The Financial Ombudsman Service has been accused of treating advisers as "guilty until proven innocent" in a survey of IFAs.
The survey, carried out by Panacea Adviser, found 83 per cent of advisers felt the Fos rules and process put an adviser in a position of having to prove their innocence, rather than the complainant having to prove the adviser was in the wrong.
Meanwhile, 60 per cent of advisers felt Fos adjudications were unfair and 66 per cent believed adjudicators or ombudsmen were helping complainants create complaints where none existed.
It comes after the Fos faced accusations of bias in a Channel 4 Dispatches documentary which led to a review by former Which executive director Richard Lloyd.
The bias in this instance was against consumers, and the review by Mr Lloyd found there was no evidence of the Fos exhibiting favouritism towards financial institutions.
Derek Bradley, founder and chief executive of Panacea Adviser, said what had struck him most was the fact the results were little changed on the previous surveys he had done on this issue.
He said: "It is clearly the case they are having some issues with this. If it is based on fact or if it is perception, then it is down to the Fos to correct that.
"The first thing the Fos should do is to create some transparency in the process and at least part of that transparency should be to meet with the trade bodies and have an open discussion about how this works.
"The people who are most sensitive to Fos decisions are small financial advice businesses because for a lot of them it is very personal."
The survey also found 80 per cent of advisers felt it was unfair they were not able to enjoy the protection of a long stop, which would place a limit on the time period after which a client could complain about the advice they were given.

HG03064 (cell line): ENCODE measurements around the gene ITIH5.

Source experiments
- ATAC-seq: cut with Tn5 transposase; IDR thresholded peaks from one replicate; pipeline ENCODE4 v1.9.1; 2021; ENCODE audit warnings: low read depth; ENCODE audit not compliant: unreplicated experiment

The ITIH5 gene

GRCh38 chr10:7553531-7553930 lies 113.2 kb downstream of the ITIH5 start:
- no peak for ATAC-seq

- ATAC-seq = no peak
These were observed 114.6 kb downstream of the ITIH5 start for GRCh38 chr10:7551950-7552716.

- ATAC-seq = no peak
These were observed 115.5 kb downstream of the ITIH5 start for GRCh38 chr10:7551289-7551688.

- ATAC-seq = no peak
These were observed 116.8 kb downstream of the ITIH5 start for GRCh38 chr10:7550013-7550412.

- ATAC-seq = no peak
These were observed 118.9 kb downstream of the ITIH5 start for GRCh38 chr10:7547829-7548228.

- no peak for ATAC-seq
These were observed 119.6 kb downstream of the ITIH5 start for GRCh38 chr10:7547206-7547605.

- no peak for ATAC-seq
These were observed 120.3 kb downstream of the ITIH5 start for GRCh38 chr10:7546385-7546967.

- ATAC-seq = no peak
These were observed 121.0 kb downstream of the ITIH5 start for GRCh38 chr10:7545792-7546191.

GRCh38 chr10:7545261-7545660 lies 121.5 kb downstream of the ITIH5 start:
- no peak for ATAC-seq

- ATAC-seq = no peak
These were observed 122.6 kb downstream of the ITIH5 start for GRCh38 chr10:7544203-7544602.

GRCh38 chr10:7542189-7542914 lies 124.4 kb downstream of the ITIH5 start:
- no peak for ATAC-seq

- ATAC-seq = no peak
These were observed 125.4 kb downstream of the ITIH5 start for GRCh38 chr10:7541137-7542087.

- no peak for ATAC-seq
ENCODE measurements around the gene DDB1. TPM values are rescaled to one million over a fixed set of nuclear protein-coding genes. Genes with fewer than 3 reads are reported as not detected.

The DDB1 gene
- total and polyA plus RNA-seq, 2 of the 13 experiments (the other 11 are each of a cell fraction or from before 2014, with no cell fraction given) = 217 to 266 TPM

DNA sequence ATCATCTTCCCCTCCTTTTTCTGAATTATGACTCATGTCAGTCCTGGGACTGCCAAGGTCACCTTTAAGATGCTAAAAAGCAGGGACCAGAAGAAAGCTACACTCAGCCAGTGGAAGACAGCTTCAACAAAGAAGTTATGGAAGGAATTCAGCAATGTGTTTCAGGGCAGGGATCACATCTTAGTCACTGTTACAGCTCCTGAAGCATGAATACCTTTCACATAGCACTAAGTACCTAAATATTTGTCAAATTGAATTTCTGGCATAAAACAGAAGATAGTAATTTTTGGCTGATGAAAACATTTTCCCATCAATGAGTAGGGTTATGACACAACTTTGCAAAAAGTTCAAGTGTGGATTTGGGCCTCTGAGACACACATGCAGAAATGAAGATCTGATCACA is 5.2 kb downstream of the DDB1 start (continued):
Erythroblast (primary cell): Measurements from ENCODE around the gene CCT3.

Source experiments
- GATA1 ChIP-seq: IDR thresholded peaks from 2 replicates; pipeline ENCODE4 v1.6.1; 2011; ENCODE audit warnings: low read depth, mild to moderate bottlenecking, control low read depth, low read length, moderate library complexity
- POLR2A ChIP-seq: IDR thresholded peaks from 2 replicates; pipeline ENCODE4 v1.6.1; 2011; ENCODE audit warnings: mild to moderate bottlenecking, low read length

In the Financial Advice Market Review, the Financial Conduct Authority ruled out the introduction of a 15-year long stop limitation period on complaints to the Fos because it found very few complaints actually fell into this category and an even smaller number were upheld.
But the regulator said that as part of the review of the FAMR in 2019, the FCA and HM Treasury would consider "any ongoing trends and the impact of the [Fos's] complaints data relating to advice on long-term products".
In response to Mr Bradley's comments about the need to engage with the industry more, a spokesman for the Fos said: "The Ombudsman organises and takes part in roadshows, exhibitions and events across the UK.
"This is part of our commitment to share our knowledge and experience with the outside world, helping to prevent complaints and encourage consumers and businesses to settle problems themselves.
"We engage with trade bodies frequently including through our twice-yearly industry steering groups, regular bilateral meetings, and maintaining constructive working relationships throughout. We also engage directly with IFAs across the country throughout the year, through a series of roundtable discussions, in conjunction with the Financial Conduct Authority."